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Excerpt from The Cine Star Salon

Things are picking up for me as I prepare for a late summer wedding and a book launch this fall. But here it is, the opening section of my debut novel, The Cine Star Salon. Launch and other related news will be announced soon, but I hope you enjoy this for the meantime.

The clanging of woks and harried calls from the cooks seemed louder that Sunday, the bustle carrying a more frenzied air. Sophia felt like a caged animal. She looked up at the ceiling, wishing to float above the flood of noise. Across the table, her parents sat straight-backed and elegant—they dressed up on Sundays for the mass. At this dim sum place along Fraser Street, they were familiar faces to servers who were used to serving them efficiently. Her father always brought them to the same place after the service; he enjoyed the anxious, deferential treatment. Sophia wished everybody would just slow down, that the plates of deep-fried rolls would land on the table without that haphazard clink, the tiny steaming bowls set down with some care. The world lacked in grace. There was no need for all this hurry.

There was also no need to talk so loudly. Sophia marvelled at how her mother’s excited voice surfed above the noise level in the restaurant, while Samuel and their father hungrily served themselves with the newly arrived delicacies. What was it with men that could make them so indifferent when everything around them was chaos?

“There might have been a fight, some confrontation.” Her mother looked to Sophia for confirmation. During last night’s Skype call to Manila, every single detail had been dissected, with Sophia’s mother embellishing with things remembered from the past, and Auntie Mila correcting her faulty memory, happy to fan the same topic as it kept at bay the other usual subject, which was her perpetual singlehood. They had harmoniously called it an accident. Sophia, who had been eavesdropping, missed the kindness of the word, its blamelessness, now that her mother was adding fresh angles to her younger sister’s juicy gossip. “Maybe it wasn’t an accident. Who knows?”

The feast on the Lazy Susan gave off the aroma of sesame and pork fat, all of which ordinarily made her day. Sophia had a voracious appetite. Adrian had once said that she wasn’t like other beautiful women who ate like birds. That morning she didn’t feel like a single bite.

“Your Auntie Rosy,” her mother waved her chopsticks at Sophia on your, stressing that the woman was just someone Sophia called Auntie, not a family relation, “has not seen a customer since the accident. The ale left with an unfinished haircut and a bleeding cut on her cheek. Fight or no fight, Rosy must have been drunk!”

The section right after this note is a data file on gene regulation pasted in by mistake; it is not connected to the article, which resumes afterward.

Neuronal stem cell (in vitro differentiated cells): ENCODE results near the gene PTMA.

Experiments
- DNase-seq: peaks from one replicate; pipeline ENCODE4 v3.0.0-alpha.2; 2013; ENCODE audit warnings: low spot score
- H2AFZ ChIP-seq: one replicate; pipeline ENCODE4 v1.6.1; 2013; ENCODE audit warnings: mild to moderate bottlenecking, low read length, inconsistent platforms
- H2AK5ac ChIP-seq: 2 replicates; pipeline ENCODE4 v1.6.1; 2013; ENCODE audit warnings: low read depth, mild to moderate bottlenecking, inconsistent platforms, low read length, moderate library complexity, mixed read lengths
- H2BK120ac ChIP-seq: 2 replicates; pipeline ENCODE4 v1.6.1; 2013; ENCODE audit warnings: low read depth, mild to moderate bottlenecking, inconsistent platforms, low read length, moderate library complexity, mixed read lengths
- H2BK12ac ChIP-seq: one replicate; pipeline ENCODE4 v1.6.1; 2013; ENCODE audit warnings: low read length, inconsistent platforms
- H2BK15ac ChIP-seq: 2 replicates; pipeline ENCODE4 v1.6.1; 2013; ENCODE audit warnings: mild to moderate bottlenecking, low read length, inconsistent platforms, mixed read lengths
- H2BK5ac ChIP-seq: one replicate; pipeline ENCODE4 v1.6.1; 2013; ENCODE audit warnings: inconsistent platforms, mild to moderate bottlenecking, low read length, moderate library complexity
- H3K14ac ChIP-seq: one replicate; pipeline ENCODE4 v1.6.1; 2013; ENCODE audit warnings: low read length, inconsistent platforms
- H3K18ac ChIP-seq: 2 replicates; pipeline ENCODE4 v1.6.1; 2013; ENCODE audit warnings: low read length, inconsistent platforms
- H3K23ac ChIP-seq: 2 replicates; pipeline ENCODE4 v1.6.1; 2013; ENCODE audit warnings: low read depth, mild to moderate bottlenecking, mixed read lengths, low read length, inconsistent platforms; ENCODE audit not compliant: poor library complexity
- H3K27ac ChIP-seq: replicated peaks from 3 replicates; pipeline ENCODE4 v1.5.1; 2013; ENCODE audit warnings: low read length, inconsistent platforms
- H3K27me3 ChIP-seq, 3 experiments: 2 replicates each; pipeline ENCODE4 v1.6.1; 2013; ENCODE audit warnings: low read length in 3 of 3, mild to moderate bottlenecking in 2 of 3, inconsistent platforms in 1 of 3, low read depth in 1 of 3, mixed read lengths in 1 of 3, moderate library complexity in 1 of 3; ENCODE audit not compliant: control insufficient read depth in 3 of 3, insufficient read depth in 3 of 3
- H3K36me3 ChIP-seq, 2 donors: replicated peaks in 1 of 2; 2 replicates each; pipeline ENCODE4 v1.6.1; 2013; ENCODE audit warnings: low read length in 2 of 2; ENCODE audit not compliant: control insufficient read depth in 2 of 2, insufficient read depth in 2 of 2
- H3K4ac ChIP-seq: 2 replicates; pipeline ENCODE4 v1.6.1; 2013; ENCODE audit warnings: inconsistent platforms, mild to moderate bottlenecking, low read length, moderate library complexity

Her father shrugged. “What’s going to happen now?”

“For sure, she’s going to lose the business. It’s so sad.” But her mother didn’t sound sad. She sounded cold, satisfied even.

“Where did Auntie Mila hear this?” Sophia made her voice sound skeptical, poised to dismiss the story. “Everyone in the neighbourhood is talking about it. I’m surprised you haven’t heard.”

“I haven’t been in touch with them.” She avoided her mother’s gaze by looking up at the server who put down a fresh teapot on their table before hurrying off with the empty one. He brushed against another server pushing a cart that carried towering piles of bamboo steamers.

Sophia herself felt like a tottering container in danger of falling to the floor, her secrets tumbling out like meat filling from a breached dumpling. How generous she had been back then, sending money and packages filled with salon supplies and gifts to Manila. It had been three years, but Sophia was remembering all of it too clearly. How, at the beginning, it hadn’t felt like a burden. Every amount she signed off, every package she sealed and shipped, left her with a nostalgic glow from paying homage. It hadn’t been hard to keep these charitable efforts from her stingy parents—as a child, Sophia had harboured bigger secrets. That Auntie Rosy was grateful to the point of tears every single time only spurred her generosity. Being left to run Cine Star after Aling Helen’s death had made her fragile and resilient at the same time. Such contradictions were the stuff Auntie Rosy was made of. Perhaps the end had been inevitable. Their friendship couldn’t have emerged from their dreadful misunderstanding unscathed. When everything finally blew up, Auntie Rosy no longer wanted to speak to Sophia, who had been irked but ultimately relieved by this outcome. Through all of it, her family had been unaware and uninvolved. As always.

Outside the skies were bright, the leaves vibrant in the late-September showdown between summer and fall, but all Sophia could see were the smudges on the glass window, swirling traces of mist where the cleaning cloth had been. A cut on the cheek. Auntie Rosy had been a stylist for decades. What had taken so long, Sophia thought, for something like this to happen?

The scene played out in her head: the woman storming out of Cine Star, hand cradling one side of her face. Murmurs rising among onlookers lined up at the next-door pawnshop and the bakery at the other side. Auntie Mila would have pieced the story together from plenty of sources. Her account was so detailed that her mother, who knew nothing about the people living next door to their Collingwood area townhouse, would talk about it for a long time.

But it was Erwin’s version that Sophia wanted to hear. It had been months since they had last spoken, but from what she could tell from his Facebook and Instagram posts, her childhood friend still lived in the same neighbourhood, worked at the same call centre outfit. Heard the same rumours. Erwin was Sophia’s remaining link to Auntie Rosy.

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